“You’re seeing this in banking where it’s now recognised that there are a core number of processes a bank needs to do and they’re the same across all banks,” he says. “Where they can be unique — and IT can help them do this — is actually in how they differentiate the product itself. Why spend all your money trying to customise software to emulate processes you’ve had in your business for a number of years when you could be spending their money on ways to make your offering unique?”

Making itself unique, or at least very different, is arguably what TopSec Technology has achieved by means of a new homegrown IT system. The Leopardstown-based company, formed two years by the merger of IT security consultants Top Security and Systemhouse, has seen extraordinary growth in its broadband equipment division recently, to the point where it supplies most if not all of the major internet service providers, including Eircom, BT, Magnet, Perlico and Digiweb, with end-user equipment such as routers and line splitters.

Rather than deliver truckloads of equipment directly to the ISP’s warehouse, it ships them straight to the end customer.

The company created its own Fulfilment Services Portal which allows ISPs to log in on a daily basis and send through their customer orders for that day. The smaller ISPs do this by filling out a web form on the system; the larger ones by sending them in batches. Each order includes full details of the equipment to be provided plus contact details of the recipient.

On receipt of the order, TopSec’s logistics team packs the appropriate product and organises shipment to the client. At the same time, the system sends back a confirmation to the ISP that that has happened. An email or SMS is also sent to the recipient to tell him or her that the package is on the way.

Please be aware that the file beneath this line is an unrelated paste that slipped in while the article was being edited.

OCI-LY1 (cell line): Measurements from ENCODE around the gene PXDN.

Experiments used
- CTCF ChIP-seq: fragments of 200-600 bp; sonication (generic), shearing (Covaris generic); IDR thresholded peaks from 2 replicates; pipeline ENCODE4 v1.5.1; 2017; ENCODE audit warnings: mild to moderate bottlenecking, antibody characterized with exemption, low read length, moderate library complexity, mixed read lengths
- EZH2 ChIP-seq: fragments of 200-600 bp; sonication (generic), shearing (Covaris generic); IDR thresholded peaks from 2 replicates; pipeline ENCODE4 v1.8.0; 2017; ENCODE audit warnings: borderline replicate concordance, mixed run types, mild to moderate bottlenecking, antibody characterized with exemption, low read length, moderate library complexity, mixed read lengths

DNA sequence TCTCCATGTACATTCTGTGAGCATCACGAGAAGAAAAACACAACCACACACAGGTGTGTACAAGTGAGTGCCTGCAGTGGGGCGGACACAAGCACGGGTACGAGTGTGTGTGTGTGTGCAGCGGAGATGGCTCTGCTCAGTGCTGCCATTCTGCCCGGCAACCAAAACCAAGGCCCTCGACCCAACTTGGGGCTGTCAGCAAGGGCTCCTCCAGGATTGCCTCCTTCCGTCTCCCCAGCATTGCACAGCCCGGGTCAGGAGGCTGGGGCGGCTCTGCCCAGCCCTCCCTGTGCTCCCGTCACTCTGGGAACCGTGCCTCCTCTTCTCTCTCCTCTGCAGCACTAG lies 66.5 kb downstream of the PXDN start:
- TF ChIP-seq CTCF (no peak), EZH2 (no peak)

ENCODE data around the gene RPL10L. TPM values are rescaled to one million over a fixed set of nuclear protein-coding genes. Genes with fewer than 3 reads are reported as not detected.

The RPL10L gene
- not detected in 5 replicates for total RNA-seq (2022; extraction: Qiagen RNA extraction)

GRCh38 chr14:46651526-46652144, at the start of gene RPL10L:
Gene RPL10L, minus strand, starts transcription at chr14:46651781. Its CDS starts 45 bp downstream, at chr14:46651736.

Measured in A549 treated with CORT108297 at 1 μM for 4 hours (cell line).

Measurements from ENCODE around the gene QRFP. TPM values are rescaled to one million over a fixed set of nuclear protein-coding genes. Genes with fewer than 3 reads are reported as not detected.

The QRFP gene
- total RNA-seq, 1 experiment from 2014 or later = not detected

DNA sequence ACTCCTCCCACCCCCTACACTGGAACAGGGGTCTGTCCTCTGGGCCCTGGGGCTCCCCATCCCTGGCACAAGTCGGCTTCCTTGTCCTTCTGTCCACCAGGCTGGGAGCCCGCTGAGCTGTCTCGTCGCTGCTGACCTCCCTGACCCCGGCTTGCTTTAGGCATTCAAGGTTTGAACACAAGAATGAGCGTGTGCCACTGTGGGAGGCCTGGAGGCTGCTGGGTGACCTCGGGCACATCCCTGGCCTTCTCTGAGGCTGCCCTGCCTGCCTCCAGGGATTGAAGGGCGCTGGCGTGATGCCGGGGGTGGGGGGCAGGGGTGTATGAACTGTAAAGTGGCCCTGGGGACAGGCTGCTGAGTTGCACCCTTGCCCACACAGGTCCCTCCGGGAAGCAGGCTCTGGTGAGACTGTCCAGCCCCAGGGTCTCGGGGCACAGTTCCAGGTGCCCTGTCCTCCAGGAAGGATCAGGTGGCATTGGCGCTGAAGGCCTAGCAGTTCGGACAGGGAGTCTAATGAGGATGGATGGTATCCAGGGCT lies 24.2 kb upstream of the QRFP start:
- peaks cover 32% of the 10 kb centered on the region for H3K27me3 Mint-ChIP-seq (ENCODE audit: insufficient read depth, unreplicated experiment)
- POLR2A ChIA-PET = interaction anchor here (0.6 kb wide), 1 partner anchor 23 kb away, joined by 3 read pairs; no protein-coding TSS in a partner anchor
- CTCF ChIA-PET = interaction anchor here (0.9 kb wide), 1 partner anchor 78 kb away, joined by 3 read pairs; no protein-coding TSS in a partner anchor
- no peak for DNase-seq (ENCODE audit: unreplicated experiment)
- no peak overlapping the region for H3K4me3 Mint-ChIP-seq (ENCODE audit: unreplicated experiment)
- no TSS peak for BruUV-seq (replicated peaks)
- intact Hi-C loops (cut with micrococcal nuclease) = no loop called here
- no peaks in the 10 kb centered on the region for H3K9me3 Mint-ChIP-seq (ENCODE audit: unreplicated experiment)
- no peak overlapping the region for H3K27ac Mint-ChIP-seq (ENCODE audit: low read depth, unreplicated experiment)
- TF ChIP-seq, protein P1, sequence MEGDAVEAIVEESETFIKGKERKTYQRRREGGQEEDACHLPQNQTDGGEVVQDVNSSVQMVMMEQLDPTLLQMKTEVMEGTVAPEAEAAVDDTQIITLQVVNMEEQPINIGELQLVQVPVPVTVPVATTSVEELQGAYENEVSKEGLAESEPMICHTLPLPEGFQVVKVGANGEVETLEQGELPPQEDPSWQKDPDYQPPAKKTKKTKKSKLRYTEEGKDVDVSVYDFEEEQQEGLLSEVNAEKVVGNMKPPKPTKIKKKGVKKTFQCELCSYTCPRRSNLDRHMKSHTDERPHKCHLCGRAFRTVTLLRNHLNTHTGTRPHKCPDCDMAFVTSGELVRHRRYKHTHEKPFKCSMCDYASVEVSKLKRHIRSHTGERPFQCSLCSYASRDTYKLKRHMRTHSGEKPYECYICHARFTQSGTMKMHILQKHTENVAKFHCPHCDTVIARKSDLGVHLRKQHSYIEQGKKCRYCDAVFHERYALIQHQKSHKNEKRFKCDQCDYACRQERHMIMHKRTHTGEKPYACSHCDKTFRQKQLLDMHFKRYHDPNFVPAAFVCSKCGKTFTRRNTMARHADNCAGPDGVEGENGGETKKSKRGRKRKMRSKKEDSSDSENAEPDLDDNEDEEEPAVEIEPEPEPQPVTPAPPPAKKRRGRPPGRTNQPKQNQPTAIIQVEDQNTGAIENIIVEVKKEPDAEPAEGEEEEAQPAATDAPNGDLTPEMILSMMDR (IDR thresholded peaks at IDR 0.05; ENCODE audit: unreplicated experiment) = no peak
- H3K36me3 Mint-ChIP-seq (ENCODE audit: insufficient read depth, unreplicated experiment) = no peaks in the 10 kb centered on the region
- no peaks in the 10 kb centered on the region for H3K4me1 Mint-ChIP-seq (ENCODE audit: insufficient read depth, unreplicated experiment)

But the utility of the system does not end there. If a customer terminates a broadband subscription and sends back a piece of equipment, this information is entered into the system, thus creating a complete ‘lifecycle’ of the product.

For Dermot Williams (pictured), managing director of TopSec Technology, the beauty of the system is not just in the fact that it makes TopSec’s job easier but that it represents a considerable cost and time saving for their ISP customers. “We’re managing all the inventory levels so from the ISP’s perspective it doesn’t matter if they’re shipping 50 or 500 routers in a day, it’s all electronic. They don’t need to worry about storing lots of equipment or getting people to pack the stuff.”

In addition, by consulting the portal customers can instantly see what the status of a particular order is.

TopSec’s portal may be a great example of IT innovation but an IT solution doesn’t have to be purpose-built or proprietary. Consider the number of small Irish businesses using accounting and other business applications compared with just a few years ago?

By Brian Skelly